… or in business… or in life. I mean, there are times when it’s totally appropriate to shed a tear. The loss of a loved one, a heart-clutching hair band ballad from the 80’s or a tragic country song, a great movie ending – I get it. And like Truvy in Steel Magnolias, I sort of have an unwritten rule that no one cries alone in my presence. I may not have the answers, but I will almost always stand in solidarity, all teared up, when a loved one or friend is heartbroken or dealing with things that rock them to their core. I’ll offer a tissue (or a Shelton-esque hot beverage, for my fellow Big Bang Theory fans), and we’ll figure out together how to recover.
But I am my father’s daughter, so for myself, I’m more likely to keep my full-blown incoherent, grumbly pity parties under wraps if possible. Just like the hissy fits I mentioned in a previous post, I’m not a pretty crier when it all falls apart. It’s not a cute Reese Witherspoon/Legally Blonde kind of moment – more like something from The Exorcist. The crazy gets out sometimes, before I can tuck it back in. Apologies in advance – hide your children… I need a minute to bellyache.
And then? I want to get back on track. Walk it off. Rub some dirt on it. Stop the whining. It’s a coping mechanism, really. I think Jimmy thinks I’m a little bit of a weirdo when it comes to these situations. He’s ready to sit beside me and offer a shoulder to cry on, pat my leg and tell me it’s going to be okay. A great husband reaction, and bless him, that’s one of the things I love about him. But more often than not, I’d rather channel the frustration or pain into something useful. You know, more of a “suck it up, buttercup” kind of thing. I was going to say “beauty from ashes”, and there’s some of that in there too. But the buttercup and baseball are probably way more my style. Get on with it, onward & upward.
Earlier this week, I saw one of those funny top 10 lists on social media – I think it was things grown-ups have learned or something silly like that. You know, the “life’s not fair” kind of rules you don’t learn in school. It was ironically set to soothing music in the background, as if to soften the blows of these hard knocks. It talked about how your school may have done away with winners and losers, but life has not, and how TV isn’t life because in life, people actually have to leave the coffee shop and go to work. And do grown up things – like dealing with sadness and disappointments.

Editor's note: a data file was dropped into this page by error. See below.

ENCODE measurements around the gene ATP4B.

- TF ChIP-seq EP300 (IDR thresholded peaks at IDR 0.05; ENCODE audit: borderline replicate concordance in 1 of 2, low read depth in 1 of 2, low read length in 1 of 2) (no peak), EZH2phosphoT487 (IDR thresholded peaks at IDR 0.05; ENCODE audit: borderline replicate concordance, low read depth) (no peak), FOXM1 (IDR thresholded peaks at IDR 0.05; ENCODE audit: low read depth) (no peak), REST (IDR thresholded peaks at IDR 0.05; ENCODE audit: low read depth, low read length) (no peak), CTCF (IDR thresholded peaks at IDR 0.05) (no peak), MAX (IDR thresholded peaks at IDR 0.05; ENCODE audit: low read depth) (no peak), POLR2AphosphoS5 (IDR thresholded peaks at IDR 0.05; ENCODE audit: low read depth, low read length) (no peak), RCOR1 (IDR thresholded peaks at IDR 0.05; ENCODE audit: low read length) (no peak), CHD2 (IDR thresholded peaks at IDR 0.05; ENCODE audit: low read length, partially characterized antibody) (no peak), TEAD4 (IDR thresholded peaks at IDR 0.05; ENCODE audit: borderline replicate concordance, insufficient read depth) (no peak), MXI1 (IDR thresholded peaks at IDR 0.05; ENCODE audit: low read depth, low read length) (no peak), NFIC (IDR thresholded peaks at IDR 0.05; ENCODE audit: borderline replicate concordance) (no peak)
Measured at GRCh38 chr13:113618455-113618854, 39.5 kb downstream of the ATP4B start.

This text exchange between my dad and me this week sums it up.
Me: Deal didn’t go through. Moving to next option.
Dad: Gotcha! Wasn’t meant to be, I reckon.
Me: Yep. Exactly what I was thinking. Onward & upward. Still worth the effort for a lesson learned.
Now, if I had called in tears, without question, he would have listened and had some killer advice. And then he would have reminded me I’m not a quitter and told me it’s time to get back in there (wherever “there” is) and go at it again. And you know what? I’m grateful for that. I can so appreciate that it hasn’t always been easy for him, and he has always pressed on in spite of adversity. He taught me to do the same. He worked in mainframe computers, eventually running one of the top 3 largest data centers in our state – and did it all without a college degree. There’s no way he didn’t face naysayers, and probably had to run the old “fake it till you make it” game every once in a while. So if I muster up a little swagger about myself as I get back in there, all the better. Not cocky or entitled, but confident.
The disappointments, sadness and frustrations are always going to be there. I know I can’t always control the things that happen, but I can always choose how I respond. In fact, that may be the ONLY thing I can control sometimes. So when I miss my cut-off man, or don’t get the recognition I was hoping for, or am facing uncertainty, it’s going to be okay. It’s ALWAYS going to work out in the long run, one way or another. Is it always going to go my way? Nope, it sure isn’t – I’m not always going to get the trophy. But there’s no crying in baseball. And I’m fine with that, coach.